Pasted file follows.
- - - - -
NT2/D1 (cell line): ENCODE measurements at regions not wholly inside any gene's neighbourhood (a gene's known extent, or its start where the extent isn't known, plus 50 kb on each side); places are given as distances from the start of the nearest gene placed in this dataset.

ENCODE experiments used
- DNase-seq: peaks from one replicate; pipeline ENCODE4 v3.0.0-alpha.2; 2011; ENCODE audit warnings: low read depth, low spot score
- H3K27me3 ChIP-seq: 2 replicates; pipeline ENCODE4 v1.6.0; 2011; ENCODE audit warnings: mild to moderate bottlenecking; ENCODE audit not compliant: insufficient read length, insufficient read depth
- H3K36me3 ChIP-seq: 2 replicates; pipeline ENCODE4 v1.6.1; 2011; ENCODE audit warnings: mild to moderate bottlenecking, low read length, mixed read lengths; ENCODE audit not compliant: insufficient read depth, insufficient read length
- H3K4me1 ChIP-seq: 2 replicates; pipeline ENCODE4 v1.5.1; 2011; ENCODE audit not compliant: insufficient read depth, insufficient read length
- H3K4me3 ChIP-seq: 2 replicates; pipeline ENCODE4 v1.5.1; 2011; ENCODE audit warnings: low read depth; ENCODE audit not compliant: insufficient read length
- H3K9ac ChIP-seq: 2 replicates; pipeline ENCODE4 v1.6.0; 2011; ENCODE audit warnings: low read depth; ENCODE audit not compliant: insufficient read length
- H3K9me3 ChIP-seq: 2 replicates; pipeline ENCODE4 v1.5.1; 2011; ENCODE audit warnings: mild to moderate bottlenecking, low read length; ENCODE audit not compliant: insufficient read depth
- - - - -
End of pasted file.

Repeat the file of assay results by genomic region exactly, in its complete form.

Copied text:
NT2/D1 (cell line): ENCODE measurements at regions not wholly inside any gene's neighbourhood (a gene's known extent, or its start where the extent isn't known, plus 50 kb on each side); places are given as distances from the start of the nearest gene placed in this dataset.

ENCODE experiments used
- DNase-seq: peaks from one replicate; pipeline ENCODE4 v3.0.0-alpha.2; 2011; ENCODE audit warnings: low read depth, low spot score
- H3K27me3 ChIP-seq: 2 replicates; pipeline ENCODE4 v1.6.0; 2011; ENCODE audit warnings: mild to moderate bottlenecking; ENCODE audit not compliant: insufficient read length, insufficient read depth
- H3K36me3 ChIP-seq: 2 replicates; pipeline ENCODE4 v1.6.1; 2011; ENCODE audit warnings: mild to moderate bottlenecking, low read length, mixed read lengths; ENCODE audit not compliant: insufficient read depth, insufficient read length
- H3K4me1 ChIP-seq: 2 replicates; pipeline ENCODE4 v1.5.1; 2011; ENCODE audit not compliant: insufficient read depth, insufficient read length
- H3K4me3 ChIP-seq: 2 replicates; pipeline ENCODE4 v1.5.1; 2011; ENCODE audit warnings: low read depth; ENCODE audit not compliant: insufficient read length
- H3K9ac ChIP-seq: 2 replicates; pipeline ENCODE4 v1.6.0; 2011; ENCODE audit warnings: low read depth; ENCODE audit not compliant: insufficient read length
- H3K9me3 ChIP-seq: 2 replicates; pipeline ENCODE4 v1.5.1; 2011; ENCODE audit warnings: mild to moderate bottlenecking, low read length; ENCODE audit not compliant: insufficient read depth